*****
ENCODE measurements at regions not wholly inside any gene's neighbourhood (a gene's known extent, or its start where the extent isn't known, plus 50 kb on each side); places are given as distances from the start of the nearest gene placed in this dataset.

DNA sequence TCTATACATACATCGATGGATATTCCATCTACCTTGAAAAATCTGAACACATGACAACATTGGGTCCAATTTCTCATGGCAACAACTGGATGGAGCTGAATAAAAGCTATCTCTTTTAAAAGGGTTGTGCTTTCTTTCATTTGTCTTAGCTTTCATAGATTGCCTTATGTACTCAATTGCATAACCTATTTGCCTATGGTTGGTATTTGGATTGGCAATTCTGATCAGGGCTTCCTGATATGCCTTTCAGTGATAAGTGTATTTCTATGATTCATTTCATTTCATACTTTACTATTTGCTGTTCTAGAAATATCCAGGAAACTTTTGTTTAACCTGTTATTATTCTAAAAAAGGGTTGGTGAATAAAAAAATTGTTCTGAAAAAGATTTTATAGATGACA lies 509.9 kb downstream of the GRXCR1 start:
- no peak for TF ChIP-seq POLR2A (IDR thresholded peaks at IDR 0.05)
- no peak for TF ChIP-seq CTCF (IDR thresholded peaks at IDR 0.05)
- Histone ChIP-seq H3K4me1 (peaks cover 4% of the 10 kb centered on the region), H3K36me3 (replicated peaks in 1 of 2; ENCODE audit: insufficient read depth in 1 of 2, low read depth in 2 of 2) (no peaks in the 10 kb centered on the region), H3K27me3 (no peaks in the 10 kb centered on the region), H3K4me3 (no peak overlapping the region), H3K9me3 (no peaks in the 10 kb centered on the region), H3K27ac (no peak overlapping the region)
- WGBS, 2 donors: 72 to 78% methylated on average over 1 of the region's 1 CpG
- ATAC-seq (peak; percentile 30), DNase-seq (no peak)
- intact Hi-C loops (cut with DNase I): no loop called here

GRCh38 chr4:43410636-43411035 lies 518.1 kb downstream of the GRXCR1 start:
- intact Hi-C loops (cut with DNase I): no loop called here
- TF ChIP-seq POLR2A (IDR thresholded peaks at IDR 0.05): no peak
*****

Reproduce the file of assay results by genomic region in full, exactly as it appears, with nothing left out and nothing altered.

ENCODE measurements at regions not wholly inside any gene's neighbourhood (a gene's known extent, or its start where the extent isn't known, plus 50 kb on each side); places are given as distances from the start of the nearest gene placed in this dataset.

DNA sequence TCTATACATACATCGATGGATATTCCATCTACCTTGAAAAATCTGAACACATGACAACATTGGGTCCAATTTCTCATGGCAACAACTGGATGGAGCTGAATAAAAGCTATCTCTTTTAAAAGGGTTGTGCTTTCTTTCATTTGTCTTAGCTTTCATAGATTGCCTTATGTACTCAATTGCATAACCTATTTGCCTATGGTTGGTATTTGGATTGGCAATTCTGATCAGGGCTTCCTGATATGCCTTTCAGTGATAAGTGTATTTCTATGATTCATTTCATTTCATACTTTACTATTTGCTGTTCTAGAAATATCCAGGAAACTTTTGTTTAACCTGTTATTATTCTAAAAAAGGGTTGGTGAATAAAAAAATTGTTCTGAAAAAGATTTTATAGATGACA lies 509.9 kb downstream of the GRXCR1 start:
- no peak for TF ChIP-seq POLR2A (IDR thresholded peaks at IDR 0.05)
- no peak for TF ChIP-seq CTCF (IDR thresholded peaks at IDR 0.05)
- Histone ChIP-seq H3K4me1 (peaks cover 4% of the 10 kb centered on the region), H3K36me3 (replicated peaks in 1 of 2; ENCODE audit: insufficient read depth in 1 of 2, low read depth in 2 of 2) (no peaks in the 10 kb centered on the region), H3K27me3 (no peaks in the 10 kb centered on the region), H3K4me3 (no peak overlapping the region), H3K9me3 (no peaks in the 10 kb centered on the region), H3K27ac (no peak overlapping the region)
- WGBS, 2 donors: 72 to 78% methylated on average over 1 of the region's 1 CpG
- ATAC-seq (peak; percentile 30), DNase-seq (no peak)
- intact Hi-C loops (cut with DNase I): no loop called here

GRCh38 chr4:43410636-43411035 lies 518.1 kb downstream of the GRXCR1 start:
- intact Hi-C loops (cut with DNase I): no loop called here
- TF ChIP-seq POLR2A (IDR thresholded peaks at IDR 0.05): no peak